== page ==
This DNA process was developed by the American security service provider Applied DNA Services (ADNAS). The company uses internally developed high-tech solutions, such as the so-called fiberTyping and the DNA product identification system SigNature T.
The process known as fiberTyping is a patented test in which the cotton used in textiles can be tested for authenticity using DNA traces, which make it possible to exactly determine the degree of fibre purity. This process can immediately identify textile counterfeits mixed with low-quality fibres.
With its SigNature T tagging system, the company even goes a step further: Invisible signatures based on plant DNA are applied to textile fibres such as cotton. The microscopic markings can be produced to be absolutely unique in order to protect specific manufacturers, brands, or products against counterfeiting.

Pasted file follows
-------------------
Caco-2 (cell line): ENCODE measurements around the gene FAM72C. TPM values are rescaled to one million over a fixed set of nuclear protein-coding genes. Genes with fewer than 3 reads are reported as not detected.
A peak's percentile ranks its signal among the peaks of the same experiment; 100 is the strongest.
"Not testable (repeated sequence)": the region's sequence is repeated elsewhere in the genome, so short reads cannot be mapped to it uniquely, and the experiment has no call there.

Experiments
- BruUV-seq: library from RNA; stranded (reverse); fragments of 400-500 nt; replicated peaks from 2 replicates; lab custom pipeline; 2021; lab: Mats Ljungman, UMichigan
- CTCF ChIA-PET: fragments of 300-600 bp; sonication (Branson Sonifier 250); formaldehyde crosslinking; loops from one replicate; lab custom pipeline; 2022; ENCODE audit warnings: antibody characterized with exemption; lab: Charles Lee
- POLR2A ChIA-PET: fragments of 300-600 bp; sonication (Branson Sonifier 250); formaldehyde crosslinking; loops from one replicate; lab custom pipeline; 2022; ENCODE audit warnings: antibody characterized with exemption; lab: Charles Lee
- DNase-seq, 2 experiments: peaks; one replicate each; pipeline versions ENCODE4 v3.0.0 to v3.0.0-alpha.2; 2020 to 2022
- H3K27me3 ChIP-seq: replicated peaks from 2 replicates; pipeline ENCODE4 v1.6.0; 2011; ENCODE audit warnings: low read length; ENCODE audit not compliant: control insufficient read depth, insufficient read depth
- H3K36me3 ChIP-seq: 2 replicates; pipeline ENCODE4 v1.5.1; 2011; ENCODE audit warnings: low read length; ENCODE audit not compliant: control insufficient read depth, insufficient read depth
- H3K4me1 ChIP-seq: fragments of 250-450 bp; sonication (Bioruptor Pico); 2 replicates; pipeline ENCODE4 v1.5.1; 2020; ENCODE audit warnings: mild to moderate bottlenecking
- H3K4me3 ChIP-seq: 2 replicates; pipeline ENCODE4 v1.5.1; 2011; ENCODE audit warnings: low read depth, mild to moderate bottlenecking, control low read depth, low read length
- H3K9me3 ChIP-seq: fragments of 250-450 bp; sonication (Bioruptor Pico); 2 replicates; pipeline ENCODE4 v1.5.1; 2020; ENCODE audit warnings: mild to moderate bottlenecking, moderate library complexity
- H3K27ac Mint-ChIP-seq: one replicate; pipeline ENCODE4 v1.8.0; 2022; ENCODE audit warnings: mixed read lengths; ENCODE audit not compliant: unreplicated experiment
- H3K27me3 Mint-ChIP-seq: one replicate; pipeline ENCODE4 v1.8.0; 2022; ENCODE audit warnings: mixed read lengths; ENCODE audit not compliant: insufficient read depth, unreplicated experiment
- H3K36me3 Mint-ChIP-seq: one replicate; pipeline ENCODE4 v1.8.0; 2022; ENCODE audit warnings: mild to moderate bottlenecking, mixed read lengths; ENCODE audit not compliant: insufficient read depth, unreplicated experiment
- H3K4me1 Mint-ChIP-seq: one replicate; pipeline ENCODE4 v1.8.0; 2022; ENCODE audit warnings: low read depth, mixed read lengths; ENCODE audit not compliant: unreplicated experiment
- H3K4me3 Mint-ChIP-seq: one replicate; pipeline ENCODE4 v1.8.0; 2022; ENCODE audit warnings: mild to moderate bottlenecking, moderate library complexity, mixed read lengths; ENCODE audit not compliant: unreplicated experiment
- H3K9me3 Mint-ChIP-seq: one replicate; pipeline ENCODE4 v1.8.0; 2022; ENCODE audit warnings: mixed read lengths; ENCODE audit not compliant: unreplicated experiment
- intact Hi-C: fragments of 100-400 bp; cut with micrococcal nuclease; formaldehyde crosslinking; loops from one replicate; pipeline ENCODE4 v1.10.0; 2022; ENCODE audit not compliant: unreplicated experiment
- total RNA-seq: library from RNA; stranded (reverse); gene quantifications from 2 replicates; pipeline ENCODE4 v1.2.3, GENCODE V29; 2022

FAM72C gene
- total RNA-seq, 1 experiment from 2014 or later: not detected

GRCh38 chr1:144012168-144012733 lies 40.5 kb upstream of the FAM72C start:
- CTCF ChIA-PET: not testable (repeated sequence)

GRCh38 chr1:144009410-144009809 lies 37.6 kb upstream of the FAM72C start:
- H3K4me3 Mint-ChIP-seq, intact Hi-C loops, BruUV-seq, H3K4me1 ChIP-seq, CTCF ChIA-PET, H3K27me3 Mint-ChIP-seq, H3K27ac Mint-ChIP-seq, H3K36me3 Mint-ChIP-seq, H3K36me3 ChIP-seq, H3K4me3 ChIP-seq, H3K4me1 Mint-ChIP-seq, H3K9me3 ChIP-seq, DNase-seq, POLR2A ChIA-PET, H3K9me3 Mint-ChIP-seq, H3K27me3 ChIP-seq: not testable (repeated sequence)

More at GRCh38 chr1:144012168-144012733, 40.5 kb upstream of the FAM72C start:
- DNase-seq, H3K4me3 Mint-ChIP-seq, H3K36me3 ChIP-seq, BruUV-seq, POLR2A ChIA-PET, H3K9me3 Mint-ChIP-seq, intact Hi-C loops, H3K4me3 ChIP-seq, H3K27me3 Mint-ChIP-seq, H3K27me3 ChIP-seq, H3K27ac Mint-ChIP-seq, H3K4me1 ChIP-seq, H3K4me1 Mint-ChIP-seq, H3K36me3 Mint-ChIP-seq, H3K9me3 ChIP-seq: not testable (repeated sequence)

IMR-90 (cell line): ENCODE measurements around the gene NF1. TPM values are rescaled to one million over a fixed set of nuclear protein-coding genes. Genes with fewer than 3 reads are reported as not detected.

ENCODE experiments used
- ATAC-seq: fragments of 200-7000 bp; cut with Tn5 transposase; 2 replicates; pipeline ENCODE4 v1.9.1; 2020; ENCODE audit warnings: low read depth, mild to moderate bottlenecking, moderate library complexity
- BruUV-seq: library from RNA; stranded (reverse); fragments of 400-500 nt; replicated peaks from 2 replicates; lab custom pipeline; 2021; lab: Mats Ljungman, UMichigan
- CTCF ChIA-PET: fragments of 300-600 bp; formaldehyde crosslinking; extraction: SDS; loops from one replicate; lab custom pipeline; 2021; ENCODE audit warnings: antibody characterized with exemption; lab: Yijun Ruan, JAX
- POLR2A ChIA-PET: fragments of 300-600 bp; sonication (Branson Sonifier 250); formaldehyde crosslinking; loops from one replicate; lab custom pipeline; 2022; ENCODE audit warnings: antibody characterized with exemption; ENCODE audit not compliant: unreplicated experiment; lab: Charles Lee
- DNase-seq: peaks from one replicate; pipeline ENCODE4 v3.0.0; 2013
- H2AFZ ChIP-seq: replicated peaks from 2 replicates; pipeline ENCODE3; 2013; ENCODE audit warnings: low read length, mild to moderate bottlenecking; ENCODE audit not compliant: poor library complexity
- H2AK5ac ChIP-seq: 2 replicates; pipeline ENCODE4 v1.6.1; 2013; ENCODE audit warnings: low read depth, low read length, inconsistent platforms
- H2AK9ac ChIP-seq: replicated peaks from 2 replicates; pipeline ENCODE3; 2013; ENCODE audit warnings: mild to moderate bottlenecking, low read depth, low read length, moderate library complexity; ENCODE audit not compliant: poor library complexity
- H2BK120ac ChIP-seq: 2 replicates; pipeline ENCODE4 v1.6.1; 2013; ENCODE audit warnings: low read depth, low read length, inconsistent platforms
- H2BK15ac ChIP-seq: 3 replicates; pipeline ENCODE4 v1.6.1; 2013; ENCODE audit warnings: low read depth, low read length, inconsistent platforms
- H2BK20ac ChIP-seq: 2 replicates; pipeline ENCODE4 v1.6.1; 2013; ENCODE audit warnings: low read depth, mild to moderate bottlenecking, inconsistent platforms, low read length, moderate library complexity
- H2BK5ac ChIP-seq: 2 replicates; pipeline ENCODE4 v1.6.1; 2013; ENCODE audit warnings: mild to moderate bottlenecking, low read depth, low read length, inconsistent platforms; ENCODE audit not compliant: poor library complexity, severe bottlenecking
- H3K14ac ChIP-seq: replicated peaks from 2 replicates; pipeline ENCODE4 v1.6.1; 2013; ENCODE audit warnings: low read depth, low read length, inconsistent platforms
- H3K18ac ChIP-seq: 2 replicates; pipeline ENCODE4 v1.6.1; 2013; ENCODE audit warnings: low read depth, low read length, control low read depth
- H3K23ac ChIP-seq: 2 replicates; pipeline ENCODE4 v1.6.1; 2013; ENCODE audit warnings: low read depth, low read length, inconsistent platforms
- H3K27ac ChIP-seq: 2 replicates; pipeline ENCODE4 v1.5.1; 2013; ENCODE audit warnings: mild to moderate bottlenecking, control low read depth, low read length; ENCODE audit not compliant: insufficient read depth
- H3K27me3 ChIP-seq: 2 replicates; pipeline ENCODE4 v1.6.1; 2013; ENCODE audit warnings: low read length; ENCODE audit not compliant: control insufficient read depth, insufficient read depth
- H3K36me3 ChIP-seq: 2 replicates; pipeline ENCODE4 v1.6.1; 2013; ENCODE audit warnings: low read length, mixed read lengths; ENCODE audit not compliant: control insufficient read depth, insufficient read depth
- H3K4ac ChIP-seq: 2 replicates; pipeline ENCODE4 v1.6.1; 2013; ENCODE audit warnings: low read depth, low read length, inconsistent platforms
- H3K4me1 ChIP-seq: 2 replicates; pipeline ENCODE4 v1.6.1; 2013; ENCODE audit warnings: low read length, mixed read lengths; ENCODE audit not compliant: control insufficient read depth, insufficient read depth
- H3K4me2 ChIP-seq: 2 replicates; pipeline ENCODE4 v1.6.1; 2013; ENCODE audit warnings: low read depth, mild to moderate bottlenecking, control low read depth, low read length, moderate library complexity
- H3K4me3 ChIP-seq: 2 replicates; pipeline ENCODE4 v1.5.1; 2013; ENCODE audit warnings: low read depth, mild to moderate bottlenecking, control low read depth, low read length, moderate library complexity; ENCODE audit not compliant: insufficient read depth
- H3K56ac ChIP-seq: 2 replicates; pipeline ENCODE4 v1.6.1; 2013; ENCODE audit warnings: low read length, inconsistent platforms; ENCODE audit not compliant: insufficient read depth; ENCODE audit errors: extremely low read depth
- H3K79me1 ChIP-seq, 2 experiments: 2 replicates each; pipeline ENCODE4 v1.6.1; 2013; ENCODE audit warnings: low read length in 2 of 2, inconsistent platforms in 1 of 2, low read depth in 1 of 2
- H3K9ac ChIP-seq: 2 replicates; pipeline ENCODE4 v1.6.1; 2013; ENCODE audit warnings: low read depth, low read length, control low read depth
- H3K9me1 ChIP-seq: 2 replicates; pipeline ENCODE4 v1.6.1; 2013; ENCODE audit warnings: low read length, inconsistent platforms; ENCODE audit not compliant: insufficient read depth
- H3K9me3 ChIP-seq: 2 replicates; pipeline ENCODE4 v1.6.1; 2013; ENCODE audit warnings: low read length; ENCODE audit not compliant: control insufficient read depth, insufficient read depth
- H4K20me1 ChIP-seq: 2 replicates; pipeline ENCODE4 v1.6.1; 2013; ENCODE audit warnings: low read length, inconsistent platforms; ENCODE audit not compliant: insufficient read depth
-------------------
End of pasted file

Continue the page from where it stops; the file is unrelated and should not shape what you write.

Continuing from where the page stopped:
The artificial DNA has a unique characteristic: It can be applied to raw materials, making it possible for cotton textiles to be secured and inspected at every point in the manufacturing process using a “tag” applied to the cotton fibres directly after harvest.
The artificial DNA is highly resilient, and is not damaged by further processing of the fibres. And the form and function of the fibres are not affected by the marking, according to Jim Hayward, ADNAS chairman. Apart from cotton, SigNature T can also be applied to other natural as well as synthetic fibres.